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Pacquiao vs Bradley: Ariza Lays Down Training Challenge, Says Manny Can Stop Bradley

Manny Pacquiao and Alex Ariza reportedly haven't seen eye-to-eye in recent training camps. (Photo by Jeff Gross/Getty Images)
Manny Pacquiao and Alex Ariza reportedly haven't seen eye-to-eye in recent training camps. (Photo by Jeff Gross/Getty Images)
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In an interview with The Philippine Star, strength and conditioning coach Alex Ariza has more or less laid down the public challenge to Manny Pacquiao for his upcoming training camp, as Manny prepares to face Timothy Bradley on June 9 in Las Vegas, live on HBO pay-per-view. Pacquiao is reportedly set to begin camp on April 16.

Ariza says again that Pacquiao's last two training camps, which led to a boring win over Shane Mosley and a highly-disputed win over Juan Manuel Marquez, were not up to Manny's standards during their previous camps together.

"In both fights, he suffered leg cramps. What did he do differently in camp before those two fights? The equation is clear. He didn’t train for Mosley and Marquez like he did before. The results were evident – he was explosive in knocking out Diaz, De la Hoya, Hatton and Cotto and convincingly beat Margarito and Clottey. He wasn’t explosive against Mosley and Marquez. Manny now realizes he’s got to do the kind of scientific training I lay out for him every fight if he wants to do better than his last fight."

It is pretty much impossible to read Ariza's quotes without feeling his ginormous ego bursting through your monitor, but let's give credit where credit is due: He's a good strength and conditioning coach, and he's gotten marvelous results out of Manny, and to a lesser extent, Amir Khan and Julio Cesar Chavez Jr, plus Andrew Bynum, as later in the interview he mentions in great detail.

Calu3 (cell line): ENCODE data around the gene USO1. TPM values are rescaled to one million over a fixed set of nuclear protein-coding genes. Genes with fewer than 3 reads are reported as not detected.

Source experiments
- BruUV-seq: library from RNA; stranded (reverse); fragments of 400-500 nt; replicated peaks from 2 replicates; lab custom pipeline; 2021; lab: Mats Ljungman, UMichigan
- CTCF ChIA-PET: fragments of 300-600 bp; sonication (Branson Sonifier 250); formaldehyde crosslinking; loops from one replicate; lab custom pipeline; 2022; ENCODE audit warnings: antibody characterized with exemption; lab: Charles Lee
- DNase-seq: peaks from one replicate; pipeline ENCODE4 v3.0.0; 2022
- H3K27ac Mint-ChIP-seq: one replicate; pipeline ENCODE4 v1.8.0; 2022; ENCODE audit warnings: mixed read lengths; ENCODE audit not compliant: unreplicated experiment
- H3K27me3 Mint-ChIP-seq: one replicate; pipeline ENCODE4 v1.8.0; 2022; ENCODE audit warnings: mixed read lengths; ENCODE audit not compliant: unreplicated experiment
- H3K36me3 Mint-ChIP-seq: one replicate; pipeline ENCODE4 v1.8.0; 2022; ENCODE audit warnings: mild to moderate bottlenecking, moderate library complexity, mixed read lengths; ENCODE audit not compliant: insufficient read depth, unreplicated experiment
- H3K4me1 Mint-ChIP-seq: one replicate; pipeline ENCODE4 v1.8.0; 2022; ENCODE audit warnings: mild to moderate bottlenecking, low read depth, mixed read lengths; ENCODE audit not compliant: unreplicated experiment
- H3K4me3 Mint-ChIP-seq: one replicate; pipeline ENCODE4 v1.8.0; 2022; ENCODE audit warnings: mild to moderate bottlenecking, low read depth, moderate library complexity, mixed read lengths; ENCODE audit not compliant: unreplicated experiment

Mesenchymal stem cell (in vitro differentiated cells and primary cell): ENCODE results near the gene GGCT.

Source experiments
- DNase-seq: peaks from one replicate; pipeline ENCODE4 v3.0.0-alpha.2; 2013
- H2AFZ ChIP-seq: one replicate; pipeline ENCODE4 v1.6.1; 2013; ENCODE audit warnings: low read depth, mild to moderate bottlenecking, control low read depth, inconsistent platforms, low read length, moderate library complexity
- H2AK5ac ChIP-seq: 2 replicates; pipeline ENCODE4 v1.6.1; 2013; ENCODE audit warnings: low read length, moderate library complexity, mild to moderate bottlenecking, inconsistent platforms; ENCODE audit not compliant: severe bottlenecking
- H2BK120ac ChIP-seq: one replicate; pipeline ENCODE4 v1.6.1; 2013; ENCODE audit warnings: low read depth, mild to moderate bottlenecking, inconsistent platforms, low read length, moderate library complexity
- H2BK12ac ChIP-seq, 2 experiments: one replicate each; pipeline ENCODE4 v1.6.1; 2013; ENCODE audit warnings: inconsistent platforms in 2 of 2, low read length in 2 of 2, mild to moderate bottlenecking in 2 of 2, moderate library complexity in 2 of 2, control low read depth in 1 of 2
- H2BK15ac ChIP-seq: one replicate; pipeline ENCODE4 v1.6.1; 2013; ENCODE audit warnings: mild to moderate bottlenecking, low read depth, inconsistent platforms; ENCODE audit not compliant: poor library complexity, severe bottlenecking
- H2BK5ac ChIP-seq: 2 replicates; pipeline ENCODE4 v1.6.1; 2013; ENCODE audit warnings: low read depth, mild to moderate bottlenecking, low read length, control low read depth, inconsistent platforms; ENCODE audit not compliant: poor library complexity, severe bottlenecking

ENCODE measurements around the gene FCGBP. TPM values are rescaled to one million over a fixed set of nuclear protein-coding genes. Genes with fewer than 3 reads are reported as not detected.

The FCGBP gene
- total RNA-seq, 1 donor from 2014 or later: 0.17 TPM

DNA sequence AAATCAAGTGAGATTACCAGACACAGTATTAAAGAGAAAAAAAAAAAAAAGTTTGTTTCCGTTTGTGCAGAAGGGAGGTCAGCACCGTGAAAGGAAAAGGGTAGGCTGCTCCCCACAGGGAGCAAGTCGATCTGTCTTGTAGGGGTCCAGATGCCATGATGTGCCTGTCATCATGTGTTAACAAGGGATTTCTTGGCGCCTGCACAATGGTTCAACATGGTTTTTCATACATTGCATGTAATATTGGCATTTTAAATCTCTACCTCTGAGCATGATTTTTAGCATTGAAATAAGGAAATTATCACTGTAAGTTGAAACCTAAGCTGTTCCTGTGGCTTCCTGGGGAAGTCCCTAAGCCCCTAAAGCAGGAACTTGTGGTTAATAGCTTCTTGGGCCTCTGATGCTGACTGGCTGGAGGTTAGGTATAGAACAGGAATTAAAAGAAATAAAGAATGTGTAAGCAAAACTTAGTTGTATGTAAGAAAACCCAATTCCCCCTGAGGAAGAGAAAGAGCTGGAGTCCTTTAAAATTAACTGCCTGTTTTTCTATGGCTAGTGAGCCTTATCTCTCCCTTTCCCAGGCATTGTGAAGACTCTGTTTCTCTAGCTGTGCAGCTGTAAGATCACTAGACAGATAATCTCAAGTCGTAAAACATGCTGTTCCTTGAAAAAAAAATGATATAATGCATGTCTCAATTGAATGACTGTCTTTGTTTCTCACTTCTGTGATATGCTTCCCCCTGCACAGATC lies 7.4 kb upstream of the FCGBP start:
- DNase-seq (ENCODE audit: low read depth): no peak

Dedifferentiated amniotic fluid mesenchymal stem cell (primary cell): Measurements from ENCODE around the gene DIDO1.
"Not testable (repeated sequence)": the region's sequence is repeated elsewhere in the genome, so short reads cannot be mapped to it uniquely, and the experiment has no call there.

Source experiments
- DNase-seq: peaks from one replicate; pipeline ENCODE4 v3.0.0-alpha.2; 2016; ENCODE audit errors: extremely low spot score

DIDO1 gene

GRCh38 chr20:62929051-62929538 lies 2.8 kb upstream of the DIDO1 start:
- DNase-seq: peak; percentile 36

Now my greatest question, as I've stated before, is whether or not 33-year-old, 17-year pro boxer Manny Pacquiao can really do what he used to do. Guys get old. 33 isn't old, really, but he's had a long, hard pro career. Is it a matter of Manny lacking the same hunger, or just Manny getting older? Maybe both?

As for Ariza's knockout prediction, it's part of the challenge, basically. I'm reading this as him basically laying it out there now, so if Manny "disappoints" again, Ariza can just say Pacquiao didn't follow the scientific program.

"... [H]e wants to prove something. His competitive spirit will take over. How he trains will impact on how he does against Bradley. If he trains properly, Manny could blow that guy away in less than five rounds."

I do believe that the Manny Pacquiao who fought David Diaz, Oscar De La Hoya, Ricky Hatton and Miguel Cotto really could blow Bradley away in five rounds, because that's how explosive that version of Manny Pacquiao really was. It's just whether or not he physically can do that anymore. I'm leaning toward a no on that one, but your mileage may vary, as people used to say sometimes in these situations.

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